AcesHigh said:

@TheVideoGamer, I wish I still had mine! I could use it when I play some of my older Master System games and Phantasy Star 1! I DO have the original slides of the screen shots I took for the back of Game Gear games like Shinobi, Woody Pop, Haley's Comet and Joe Montana Football (There's a reason why the Bills are playing the 49ers in the screen shots back then, taking screen shots was an art form! Had to get the right composition, action and framing!



SMW said:

No childhood memories ruined here. This was more of a look into the world of Nintendo's Gods.



ogo79 said:

so if those binders should end up on ebay, you guys would be willing to auction on them?



doctor_doak said:

Yeah.. Hearing advice for NES games like Ghosts 'n' Goblins would've been interesting. In fact most of them..

"Hello, yes...Um sir, the game is simply trying its hardest to kill you!! bye!!"



russellohh said:

@Kyloctopus My years as a QA tester were some of my best. Some people really hate the long hours and playing the same game, but I got to work on an open world RPG. I know that game world better than I know my top 3 favorite games, and I know every weapon and enemy well. That place felt like home far more than any job before or after. I moved on to similar work after my studio shut down, but it really was the best job ever.



StarDust4Ever said:

Nice article. I never called the hotlines though, because I knew my parents would skin me alive if I placed a call to a 1-900 number.



KingMike said:

I believe by 2010 it had become an exclusively machine service. The human service had been discontinued long before that.
Until 1995, it was "free", depending on whatever a standard phone call to the Seattle, Washington area costs you. It was then that they moved the machine respondents to the old number and put human respondents on the 900 number.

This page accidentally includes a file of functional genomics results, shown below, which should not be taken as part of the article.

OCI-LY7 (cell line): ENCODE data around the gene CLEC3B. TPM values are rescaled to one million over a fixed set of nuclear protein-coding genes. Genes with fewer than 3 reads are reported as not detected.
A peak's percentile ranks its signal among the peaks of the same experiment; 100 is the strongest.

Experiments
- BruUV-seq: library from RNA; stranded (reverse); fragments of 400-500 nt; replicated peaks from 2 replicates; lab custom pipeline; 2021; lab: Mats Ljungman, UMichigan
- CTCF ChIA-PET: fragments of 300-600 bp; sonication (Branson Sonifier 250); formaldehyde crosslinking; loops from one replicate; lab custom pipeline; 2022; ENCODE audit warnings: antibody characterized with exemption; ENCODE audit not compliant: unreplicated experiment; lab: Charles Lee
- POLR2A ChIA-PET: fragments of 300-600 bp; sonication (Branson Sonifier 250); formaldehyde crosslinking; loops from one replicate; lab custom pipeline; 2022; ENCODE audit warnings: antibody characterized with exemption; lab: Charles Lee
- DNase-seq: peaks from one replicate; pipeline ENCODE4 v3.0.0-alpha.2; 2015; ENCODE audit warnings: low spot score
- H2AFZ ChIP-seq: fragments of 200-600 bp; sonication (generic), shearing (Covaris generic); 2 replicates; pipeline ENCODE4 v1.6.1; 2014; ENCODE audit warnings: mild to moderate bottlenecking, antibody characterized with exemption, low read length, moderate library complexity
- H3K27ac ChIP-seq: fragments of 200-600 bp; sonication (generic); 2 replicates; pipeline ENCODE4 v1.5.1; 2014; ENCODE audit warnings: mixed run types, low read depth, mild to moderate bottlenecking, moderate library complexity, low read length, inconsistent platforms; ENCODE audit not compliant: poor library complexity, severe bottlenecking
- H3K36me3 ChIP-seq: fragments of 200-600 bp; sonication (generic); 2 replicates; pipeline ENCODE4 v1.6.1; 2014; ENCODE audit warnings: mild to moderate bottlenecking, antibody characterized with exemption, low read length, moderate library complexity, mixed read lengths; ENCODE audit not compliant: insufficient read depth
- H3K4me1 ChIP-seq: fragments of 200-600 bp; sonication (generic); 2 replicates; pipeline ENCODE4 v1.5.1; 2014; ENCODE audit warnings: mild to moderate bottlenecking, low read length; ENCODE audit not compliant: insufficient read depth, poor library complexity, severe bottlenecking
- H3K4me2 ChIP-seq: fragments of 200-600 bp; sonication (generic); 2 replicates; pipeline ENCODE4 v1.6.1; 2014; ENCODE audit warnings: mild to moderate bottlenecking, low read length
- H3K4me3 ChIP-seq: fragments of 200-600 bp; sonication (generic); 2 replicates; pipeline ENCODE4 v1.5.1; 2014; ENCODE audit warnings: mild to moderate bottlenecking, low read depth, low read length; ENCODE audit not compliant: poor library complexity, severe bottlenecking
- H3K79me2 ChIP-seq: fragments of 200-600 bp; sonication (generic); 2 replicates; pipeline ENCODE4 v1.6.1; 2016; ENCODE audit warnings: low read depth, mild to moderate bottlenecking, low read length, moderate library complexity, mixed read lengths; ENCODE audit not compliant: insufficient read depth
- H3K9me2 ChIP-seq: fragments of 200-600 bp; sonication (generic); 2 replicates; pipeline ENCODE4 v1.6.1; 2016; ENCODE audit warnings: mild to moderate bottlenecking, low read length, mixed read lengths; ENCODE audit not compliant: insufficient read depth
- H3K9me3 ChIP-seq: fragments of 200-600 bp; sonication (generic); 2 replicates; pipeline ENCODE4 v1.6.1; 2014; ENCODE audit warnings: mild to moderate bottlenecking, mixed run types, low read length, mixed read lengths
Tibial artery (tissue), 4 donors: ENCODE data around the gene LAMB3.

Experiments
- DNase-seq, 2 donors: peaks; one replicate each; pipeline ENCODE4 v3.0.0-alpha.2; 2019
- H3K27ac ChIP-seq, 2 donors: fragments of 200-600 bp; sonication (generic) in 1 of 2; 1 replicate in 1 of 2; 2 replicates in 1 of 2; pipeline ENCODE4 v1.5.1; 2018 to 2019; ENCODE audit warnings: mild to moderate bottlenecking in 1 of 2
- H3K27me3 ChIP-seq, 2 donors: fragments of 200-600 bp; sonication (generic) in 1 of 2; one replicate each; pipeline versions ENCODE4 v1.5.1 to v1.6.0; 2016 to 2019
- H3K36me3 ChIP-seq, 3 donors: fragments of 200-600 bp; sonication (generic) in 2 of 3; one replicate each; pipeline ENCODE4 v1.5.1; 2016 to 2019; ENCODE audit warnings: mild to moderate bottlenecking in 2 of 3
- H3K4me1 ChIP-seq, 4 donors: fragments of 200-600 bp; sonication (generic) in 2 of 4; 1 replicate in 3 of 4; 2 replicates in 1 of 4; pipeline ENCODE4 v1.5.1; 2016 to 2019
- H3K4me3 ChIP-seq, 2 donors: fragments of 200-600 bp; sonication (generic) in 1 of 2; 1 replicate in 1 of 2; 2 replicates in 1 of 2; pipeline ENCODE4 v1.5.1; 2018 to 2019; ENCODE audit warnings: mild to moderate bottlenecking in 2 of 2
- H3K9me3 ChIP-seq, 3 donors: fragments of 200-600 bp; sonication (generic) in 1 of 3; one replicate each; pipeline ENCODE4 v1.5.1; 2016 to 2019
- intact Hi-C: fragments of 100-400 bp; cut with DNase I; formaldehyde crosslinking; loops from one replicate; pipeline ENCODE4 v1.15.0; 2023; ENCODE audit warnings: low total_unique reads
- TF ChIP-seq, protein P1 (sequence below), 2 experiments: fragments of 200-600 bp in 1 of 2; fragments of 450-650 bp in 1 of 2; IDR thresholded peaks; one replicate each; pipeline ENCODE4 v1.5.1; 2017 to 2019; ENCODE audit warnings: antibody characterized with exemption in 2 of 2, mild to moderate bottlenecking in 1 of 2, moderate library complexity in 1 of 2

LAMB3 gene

Chunky_Droid said:

@Svengoolie: Oh, someone taking my comment a little too seriously.

I referenced a well-known quote about binders in an article with a picture of binders, nothing more.

I'm not American, I have no strong opinions based for or against Romney, as I have no power on who gets voted in.

Though from my perspective I think Obama would have won regardless of whether Romney said something stupid or not.



Spooky said:

I used to work in the Nintendo UK customer support centre until not too long ago, it was the best job I have ever had and probably ever will. Once I was on a call helping with Ocarina of Time for 3 and a half hours!...we sent them a copy of the guide in the end. So many good times



Moviefan2k4 said:

@SethNintendo Contrary to popular belief, "The Wizard" actually had a decent plot; the games were just a way of showing the main character's intelligence. I wanted to be a Game Counselor when I grew up, too.



anniezaleski said:

@HugoSmits Hey! My name is Annie Zaleski, and I'm a journalist who's been trying to track down some of the experts who worked there for a piece — are you still in touch with anyone who worked there? Please let me know — would love to try to speak with a few. My email is: apstudiozaleski AT gmail DOT com. (You know the drill.) Thanks!